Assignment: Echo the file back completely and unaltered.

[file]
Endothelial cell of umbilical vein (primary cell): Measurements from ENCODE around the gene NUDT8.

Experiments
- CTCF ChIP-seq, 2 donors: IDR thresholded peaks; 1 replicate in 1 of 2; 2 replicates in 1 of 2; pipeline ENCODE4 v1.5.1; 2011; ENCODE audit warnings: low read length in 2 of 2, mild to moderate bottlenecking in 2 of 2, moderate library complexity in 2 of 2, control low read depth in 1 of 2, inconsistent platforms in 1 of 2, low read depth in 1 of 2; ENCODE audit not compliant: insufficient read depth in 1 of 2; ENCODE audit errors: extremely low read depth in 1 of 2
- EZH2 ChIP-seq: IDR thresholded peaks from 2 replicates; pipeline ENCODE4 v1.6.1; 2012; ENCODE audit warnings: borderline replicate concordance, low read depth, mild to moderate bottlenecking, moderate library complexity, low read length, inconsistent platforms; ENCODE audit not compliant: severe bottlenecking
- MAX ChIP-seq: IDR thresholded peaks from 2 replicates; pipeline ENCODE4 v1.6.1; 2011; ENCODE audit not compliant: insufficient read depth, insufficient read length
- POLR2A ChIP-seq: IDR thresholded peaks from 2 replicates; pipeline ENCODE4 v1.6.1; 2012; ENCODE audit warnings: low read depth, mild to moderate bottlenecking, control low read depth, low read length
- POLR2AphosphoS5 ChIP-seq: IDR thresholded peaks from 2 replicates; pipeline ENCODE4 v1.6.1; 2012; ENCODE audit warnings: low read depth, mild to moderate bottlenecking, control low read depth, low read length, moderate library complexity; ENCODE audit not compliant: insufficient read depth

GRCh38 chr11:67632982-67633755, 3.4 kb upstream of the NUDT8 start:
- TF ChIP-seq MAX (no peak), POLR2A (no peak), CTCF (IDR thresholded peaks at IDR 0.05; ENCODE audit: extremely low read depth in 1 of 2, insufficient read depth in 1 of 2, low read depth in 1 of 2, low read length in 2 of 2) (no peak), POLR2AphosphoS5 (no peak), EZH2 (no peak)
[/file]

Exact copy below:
Endothelial cell of umbilical vein (primary cell): Measurements from ENCODE around the gene NUDT8.

Experiments
- CTCF ChIP-seq, 2 donors: IDR thresholded peaks; 1 replicate in 1 of 2; 2 replicates in 1 of 2; pipeline ENCODE4 v1.5.1; 2011; ENCODE audit warnings: low read length in 2 of 2, mild to moderate bottlenecking in 2 of 2, moderate library complexity in 2 of 2, control low read depth in 1 of 2, inconsistent platforms in 1 of 2, low read depth in 1 of 2; ENCODE audit not compliant: insufficient read depth in 1 of 2; ENCODE audit errors: extremely low read depth in 1 of 2
- EZH2 ChIP-seq: IDR thresholded peaks from 2 replicates; pipeline ENCODE4 v1.6.1; 2012; ENCODE audit warnings: borderline replicate concordance, low read depth, mild to moderate bottlenecking, moderate library complexity, low read length, inconsistent platforms; ENCODE audit not compliant: severe bottlenecking
- MAX ChIP-seq: IDR thresholded peaks from 2 replicates; pipeline ENCODE4 v1.6.1; 2011; ENCODE audit not compliant: insufficient read depth, insufficient read length
- POLR2A ChIP-seq: IDR thresholded peaks from 2 replicates; pipeline ENCODE4 v1.6.1; 2012; ENCODE audit warnings: low read depth, mild to moderate bottlenecking, control low read depth, low read length
- POLR2AphosphoS5 ChIP-seq: IDR thresholded peaks from 2 replicates; pipeline ENCODE4 v1.6.1; 2012; ENCODE audit warnings: low read depth, mild to moderate bottlenecking, control low read depth, low read length, moderate library complexity; ENCODE audit not compliant: insufficient read depth

GRCh38 chr11:67632982-67633755, 3.4 kb upstream of the NUDT8 start:
- TF ChIP-seq MAX (no peak), POLR2A (no peak), CTCF (IDR thresholded peaks at IDR 0.05; ENCODE audit: extremely low read depth in 1 of 2, insufficient read depth in 1 of 2, low read depth in 1 of 2, low read length in 2 of 2) (no peak), POLR2AphosphoS5 (no peak), EZH2 (no peak)